Christo, a Bulgarian-born artist known for his short-lived environmental and monumental artworks, has died at the age of 84.
The artist passed away of natural causes at his home in New York on Sunday, a statement on his official Facebook page stated.
"Christo lived his life to the fullest, not only in dreaming up what seemed impossible but realising it," the statement from his office said.
Christo, real name Christo Vladimirov Javacheff, was born in Gabrovo, Bulgaria in 1935. He left his native country in his early twenties and spent a year travelling through Prague, Vienna, Geneva, and Paris where he met his wife and artistic partner, Jeanne-Claude Denat de Guillebon.
Together, the couple created monumental and ephemeral artworks which often involved wrapping landmarks or large structures in fabric.
Their 1968 "Wrapped Coast" project — for which the couple cloaked about two-and-a-half kilometres of cliffs in little Bay, Australia, in fabric — remains the largest single artwork ever made.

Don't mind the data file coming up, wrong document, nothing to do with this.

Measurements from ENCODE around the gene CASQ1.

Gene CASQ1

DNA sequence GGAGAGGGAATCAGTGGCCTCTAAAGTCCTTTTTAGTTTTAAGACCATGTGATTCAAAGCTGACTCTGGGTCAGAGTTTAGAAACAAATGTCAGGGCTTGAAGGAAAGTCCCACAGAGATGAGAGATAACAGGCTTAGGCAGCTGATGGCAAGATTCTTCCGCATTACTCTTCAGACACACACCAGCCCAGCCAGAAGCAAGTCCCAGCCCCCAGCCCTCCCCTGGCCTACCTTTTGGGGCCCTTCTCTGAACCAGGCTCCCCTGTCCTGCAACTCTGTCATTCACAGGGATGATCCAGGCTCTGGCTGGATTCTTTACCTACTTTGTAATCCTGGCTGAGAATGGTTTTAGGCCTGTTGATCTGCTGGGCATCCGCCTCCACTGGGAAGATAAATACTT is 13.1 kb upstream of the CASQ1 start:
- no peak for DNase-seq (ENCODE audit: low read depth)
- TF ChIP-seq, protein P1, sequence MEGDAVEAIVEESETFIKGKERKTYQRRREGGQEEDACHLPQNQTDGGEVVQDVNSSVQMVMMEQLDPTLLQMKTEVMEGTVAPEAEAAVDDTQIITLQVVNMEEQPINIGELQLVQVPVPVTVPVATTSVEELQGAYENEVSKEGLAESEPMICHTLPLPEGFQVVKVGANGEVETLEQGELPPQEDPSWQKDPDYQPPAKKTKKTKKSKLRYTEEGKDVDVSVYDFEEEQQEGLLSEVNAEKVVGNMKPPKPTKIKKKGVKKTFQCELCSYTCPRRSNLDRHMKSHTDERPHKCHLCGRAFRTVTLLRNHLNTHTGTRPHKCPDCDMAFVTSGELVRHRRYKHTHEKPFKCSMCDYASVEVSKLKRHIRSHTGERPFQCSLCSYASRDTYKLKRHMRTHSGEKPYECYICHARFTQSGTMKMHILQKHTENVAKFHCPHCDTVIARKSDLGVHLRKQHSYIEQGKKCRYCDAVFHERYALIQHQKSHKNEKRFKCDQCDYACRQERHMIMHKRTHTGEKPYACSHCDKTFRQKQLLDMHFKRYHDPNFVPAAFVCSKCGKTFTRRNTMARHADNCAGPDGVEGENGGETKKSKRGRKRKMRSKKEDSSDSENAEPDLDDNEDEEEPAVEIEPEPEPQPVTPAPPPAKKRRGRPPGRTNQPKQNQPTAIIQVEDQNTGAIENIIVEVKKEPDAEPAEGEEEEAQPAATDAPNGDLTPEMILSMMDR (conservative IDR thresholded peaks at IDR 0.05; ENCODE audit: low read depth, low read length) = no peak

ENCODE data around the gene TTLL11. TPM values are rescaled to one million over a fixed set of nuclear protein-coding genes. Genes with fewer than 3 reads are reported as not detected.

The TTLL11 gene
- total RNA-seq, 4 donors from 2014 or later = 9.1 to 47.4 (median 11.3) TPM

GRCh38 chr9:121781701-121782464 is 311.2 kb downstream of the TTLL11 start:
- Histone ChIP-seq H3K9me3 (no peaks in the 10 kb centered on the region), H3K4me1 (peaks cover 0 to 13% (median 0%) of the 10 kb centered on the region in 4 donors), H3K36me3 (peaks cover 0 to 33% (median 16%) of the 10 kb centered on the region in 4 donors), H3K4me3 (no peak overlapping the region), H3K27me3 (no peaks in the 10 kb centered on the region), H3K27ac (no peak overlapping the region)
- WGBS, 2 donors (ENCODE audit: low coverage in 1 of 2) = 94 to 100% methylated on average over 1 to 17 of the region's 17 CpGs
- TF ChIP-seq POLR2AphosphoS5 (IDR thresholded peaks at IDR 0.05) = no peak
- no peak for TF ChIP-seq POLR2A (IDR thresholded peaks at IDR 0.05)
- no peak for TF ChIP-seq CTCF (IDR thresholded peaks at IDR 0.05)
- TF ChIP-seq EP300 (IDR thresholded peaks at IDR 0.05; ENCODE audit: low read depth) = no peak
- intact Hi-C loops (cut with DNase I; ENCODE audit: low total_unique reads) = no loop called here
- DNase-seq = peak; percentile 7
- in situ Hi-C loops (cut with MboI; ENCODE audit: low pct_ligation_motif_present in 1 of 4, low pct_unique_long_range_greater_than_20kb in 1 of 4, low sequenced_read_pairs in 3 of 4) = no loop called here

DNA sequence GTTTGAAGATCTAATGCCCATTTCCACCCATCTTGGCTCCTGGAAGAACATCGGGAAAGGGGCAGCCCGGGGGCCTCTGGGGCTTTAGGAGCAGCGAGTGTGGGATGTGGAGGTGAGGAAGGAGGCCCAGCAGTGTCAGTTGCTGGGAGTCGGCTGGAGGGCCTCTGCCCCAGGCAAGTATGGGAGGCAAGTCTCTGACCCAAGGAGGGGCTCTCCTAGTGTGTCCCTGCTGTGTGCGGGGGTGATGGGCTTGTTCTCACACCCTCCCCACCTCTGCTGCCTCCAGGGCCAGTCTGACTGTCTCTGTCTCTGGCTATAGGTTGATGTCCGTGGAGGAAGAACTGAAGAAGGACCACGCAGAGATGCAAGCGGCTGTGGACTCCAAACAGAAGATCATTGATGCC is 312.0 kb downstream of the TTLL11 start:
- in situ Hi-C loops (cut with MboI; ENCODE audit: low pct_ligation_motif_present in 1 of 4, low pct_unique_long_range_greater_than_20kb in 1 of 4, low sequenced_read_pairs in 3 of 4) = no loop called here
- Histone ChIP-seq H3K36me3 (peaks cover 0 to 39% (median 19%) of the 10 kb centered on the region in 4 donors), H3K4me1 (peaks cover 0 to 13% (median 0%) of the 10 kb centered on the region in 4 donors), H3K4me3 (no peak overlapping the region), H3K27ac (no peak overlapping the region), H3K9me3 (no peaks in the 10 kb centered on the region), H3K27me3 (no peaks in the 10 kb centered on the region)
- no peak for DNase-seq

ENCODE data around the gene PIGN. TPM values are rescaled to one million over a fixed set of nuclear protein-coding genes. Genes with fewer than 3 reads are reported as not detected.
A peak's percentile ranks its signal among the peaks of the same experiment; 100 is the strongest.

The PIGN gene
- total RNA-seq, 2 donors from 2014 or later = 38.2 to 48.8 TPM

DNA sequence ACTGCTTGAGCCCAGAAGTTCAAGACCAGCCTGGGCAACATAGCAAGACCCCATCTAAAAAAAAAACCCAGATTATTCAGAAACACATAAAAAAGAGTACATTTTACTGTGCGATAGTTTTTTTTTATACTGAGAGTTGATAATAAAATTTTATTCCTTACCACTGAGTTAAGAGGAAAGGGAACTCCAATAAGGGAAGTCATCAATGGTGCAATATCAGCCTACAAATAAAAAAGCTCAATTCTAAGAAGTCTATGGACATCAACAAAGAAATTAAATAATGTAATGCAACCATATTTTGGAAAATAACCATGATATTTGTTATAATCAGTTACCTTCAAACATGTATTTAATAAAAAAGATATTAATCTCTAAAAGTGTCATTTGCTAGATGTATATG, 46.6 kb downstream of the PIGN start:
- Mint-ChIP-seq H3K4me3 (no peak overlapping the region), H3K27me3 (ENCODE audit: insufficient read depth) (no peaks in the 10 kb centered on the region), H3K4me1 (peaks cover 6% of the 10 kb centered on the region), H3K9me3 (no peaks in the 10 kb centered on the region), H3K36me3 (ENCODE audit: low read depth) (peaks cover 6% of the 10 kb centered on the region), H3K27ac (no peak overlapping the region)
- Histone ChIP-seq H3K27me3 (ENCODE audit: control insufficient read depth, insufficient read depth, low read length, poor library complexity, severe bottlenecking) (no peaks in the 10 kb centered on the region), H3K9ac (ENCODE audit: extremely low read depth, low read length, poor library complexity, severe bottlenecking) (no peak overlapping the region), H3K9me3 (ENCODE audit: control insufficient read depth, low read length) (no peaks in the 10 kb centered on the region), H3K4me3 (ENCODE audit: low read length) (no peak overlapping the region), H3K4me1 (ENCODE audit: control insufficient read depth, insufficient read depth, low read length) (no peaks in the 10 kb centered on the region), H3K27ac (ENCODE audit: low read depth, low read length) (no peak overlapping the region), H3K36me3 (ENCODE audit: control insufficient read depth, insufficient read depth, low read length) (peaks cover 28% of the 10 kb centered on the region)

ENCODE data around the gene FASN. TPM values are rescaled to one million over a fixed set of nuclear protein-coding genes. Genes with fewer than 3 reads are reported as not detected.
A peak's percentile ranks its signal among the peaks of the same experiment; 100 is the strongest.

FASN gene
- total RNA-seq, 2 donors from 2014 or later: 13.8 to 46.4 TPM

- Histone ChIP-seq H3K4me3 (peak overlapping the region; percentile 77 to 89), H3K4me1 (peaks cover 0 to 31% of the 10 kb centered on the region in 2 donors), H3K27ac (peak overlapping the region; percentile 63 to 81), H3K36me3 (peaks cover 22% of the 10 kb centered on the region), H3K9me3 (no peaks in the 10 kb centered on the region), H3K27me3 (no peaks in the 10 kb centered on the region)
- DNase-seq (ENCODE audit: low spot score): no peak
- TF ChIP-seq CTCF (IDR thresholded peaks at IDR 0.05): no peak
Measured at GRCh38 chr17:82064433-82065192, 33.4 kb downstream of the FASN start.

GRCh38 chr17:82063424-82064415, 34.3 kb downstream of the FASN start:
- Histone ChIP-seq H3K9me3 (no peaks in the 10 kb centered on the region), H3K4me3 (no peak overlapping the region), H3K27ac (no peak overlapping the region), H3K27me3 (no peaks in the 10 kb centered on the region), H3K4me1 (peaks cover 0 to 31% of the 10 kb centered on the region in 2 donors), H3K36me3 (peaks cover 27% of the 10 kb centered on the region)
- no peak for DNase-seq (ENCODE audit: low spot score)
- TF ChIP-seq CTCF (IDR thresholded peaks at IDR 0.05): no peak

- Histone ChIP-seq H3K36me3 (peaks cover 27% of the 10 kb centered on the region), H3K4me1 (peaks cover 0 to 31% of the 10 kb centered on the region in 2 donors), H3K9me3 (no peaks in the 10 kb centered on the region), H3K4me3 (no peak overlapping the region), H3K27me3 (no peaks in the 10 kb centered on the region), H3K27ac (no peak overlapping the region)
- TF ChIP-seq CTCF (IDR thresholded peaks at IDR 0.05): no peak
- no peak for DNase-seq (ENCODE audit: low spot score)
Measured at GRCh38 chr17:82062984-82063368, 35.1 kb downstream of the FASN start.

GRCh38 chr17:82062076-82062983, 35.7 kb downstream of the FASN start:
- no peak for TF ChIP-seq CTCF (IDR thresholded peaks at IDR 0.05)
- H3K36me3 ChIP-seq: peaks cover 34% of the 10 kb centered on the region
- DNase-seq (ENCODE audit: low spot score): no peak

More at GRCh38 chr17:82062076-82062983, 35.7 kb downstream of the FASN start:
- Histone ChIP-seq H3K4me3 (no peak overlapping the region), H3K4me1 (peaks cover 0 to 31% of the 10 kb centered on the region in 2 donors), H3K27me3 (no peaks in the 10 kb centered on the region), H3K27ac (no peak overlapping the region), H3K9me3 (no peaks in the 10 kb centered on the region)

Their other famous works include wrapping The Pont Neuf in Paris, the Reichstag in Berlin, the Kunsthalle in Bern, a Roman wall in Italy.
They also installed more than 7,500 saffron-coloured vinyl gates in New York's Central Park and erected 1,340 blue umbrellas in Japan and 1,760 blue umbrellas in Southern California in 1991 as part of the $26 million Umbrellas project.
The pair settled in New York in 1964 would stay there for the rest of their lives. Jeanne-Claude passed away in 2009 at the age of 74 from complications of a brain aneurysm. After her death, Christo said she was argumentative and very critical and always asking questions and he missed all of that very much.
"Christo and Jeanne-Claude's artwork brought people together in shared experiences across the globe and their work lives on in our hearts and memories," the Facebook statement added.
It also said that the couple has "always made clear that their artworks in progress be continued after their deaths" and that the ongoing "L'Arc de Triomphe, Wrapped' project in Paris, France, is therefore still on track for September 2021.
The two artists made a point of paying for all of their works on their own and did not accept scholarship or donations. Instead, they sold preparatory drawings, collages, scale models and original lithographs to earn enough to finance their dreams.
"I like to be absolutely free, to be totally irrational with no justification for what I like to do," he said. "I will not give up one centimetre of my freedom for anything."